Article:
Three Tangent Circles Sangaku
This is one of the rather more popular on the web Sangaku problems:
(See [Fukagawa & Pedoe, 1.1.2] where it is mentioned that the tablet survives in the Miyagai prefecture and is dated from 1892. There is a likely a misprint there as the authors refer for a solution to a publication from 1810.)
As some other Sangaku, this problem, too, requires nothing more than a few applications of the Pythagorean theorem. The main reason for its inclusion at the site is personal. I have only recently learned how to create in HTML the bar part of the symbol of square root. Because of the novelty, I am still enjoying doing that. As will be seen shortly, the Sangaku at hand provides an abundant opportunity to exercise the newly acquired skill.
References
H. Fukagawa, D. Pedoe, Japanese Temple Geometry Problems, The Charles Babbage Research Center, Winnipeg, 1989
Write to:
Charles Babbage Research Center
P.O. Box 272, St. Norbert Postal Station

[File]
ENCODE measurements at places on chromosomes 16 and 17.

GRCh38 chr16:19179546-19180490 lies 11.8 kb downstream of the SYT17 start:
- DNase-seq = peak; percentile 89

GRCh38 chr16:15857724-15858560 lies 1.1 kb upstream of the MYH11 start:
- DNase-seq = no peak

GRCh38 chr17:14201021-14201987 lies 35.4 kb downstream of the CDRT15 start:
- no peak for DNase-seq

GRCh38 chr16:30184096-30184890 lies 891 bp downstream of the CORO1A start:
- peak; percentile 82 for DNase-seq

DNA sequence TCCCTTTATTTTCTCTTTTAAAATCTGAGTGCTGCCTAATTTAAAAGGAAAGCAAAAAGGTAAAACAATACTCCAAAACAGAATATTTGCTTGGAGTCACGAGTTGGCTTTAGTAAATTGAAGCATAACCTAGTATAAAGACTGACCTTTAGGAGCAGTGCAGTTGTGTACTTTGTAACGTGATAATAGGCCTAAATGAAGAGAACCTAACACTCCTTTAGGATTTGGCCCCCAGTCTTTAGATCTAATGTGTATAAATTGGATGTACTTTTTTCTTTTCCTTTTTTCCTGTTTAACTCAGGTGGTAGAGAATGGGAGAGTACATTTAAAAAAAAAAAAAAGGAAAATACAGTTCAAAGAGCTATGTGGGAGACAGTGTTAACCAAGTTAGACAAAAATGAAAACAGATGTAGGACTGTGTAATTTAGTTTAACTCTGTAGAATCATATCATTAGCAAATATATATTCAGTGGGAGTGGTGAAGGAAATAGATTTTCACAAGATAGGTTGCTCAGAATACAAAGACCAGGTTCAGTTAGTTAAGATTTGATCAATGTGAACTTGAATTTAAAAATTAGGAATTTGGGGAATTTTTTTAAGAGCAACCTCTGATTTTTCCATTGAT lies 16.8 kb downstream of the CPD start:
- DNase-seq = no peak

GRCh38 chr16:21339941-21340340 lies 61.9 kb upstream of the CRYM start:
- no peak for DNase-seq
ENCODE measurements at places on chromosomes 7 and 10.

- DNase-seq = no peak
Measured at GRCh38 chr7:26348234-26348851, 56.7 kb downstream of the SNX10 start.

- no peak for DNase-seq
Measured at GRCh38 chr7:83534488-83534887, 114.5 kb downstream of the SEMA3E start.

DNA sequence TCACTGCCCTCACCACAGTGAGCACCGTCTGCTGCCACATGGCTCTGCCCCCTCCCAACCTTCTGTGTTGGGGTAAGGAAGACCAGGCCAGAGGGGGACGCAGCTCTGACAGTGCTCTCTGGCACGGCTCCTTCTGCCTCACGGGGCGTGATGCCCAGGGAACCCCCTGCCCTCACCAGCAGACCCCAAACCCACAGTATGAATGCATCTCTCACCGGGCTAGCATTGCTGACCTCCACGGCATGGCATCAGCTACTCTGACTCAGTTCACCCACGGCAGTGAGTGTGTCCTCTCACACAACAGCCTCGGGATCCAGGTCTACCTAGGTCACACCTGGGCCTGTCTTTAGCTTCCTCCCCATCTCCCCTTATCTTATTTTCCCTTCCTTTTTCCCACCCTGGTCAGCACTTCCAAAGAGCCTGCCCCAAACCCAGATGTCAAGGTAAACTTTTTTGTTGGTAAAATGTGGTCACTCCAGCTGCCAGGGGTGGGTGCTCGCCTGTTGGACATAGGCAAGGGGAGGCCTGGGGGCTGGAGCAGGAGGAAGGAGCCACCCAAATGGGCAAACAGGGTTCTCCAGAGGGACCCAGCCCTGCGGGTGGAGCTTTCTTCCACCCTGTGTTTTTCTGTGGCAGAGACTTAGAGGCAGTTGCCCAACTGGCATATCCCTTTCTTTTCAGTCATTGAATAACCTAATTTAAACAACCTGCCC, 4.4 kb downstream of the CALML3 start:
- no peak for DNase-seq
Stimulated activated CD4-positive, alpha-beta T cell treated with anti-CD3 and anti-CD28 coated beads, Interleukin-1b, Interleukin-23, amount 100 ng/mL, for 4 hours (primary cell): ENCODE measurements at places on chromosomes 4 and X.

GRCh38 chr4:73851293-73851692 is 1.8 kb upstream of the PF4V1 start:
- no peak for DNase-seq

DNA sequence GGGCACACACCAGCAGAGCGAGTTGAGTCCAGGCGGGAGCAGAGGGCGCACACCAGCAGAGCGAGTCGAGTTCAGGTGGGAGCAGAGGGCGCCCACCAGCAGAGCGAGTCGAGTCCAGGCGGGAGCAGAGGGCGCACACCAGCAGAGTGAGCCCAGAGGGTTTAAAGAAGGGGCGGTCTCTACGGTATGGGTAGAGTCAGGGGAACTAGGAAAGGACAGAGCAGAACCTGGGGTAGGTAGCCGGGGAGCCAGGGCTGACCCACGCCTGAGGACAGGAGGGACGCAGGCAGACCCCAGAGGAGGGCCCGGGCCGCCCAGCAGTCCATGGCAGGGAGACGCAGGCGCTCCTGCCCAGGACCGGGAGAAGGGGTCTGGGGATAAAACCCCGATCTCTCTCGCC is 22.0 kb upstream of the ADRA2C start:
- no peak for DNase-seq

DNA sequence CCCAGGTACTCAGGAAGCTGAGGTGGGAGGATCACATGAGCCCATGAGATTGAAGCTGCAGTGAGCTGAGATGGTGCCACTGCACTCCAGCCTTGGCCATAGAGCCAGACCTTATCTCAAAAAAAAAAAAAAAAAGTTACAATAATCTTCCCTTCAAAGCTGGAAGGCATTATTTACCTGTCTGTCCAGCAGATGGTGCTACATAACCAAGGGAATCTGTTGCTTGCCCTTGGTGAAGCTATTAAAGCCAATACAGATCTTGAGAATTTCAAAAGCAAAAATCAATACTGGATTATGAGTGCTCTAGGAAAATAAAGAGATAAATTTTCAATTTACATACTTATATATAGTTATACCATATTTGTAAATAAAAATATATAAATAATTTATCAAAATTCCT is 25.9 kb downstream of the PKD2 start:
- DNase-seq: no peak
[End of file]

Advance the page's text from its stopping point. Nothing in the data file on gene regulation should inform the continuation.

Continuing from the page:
Winnipeg, MB
Canada R3V 1L6
Sangaku

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Copyright © 19962018 Alexander Bogomolny
As the diagram below shows we have three right triangles with the hypotenuses joining the centers of the three circles.
Using x and y to denote the horizontal distances between pairs of the circles, and R, R_{1}, R_{2} at their radii, the triangles have the following sides:
R_{2}  R, y, R_{2} + R, and
R_{2}  R_{1}, x + y, R_{2} + R_{1}.
The Pythagorean theorem then yields three equations in three unknowns, x, y, and R:
(R_{2}  R)^{2} + y^{2} = (R_{2} + R)^{2}, and
(R_{2}  R_{1})^{2} + (x + y)^{2} = (R_{2} + R_{1})^{2}.
After simplification the equations become
y^{2} = 4R_{2}R,
(x + y)^{2} = 4R_{1}R_{2}.
Taking the square roots and substituting the first two into the third we get
Divide now by √R√R_{1}√R_{2} to obtain
Which is the desired formula.
Contact Front page Contents Geometry Up
Copyright © 19962018 Alexander Bogomolny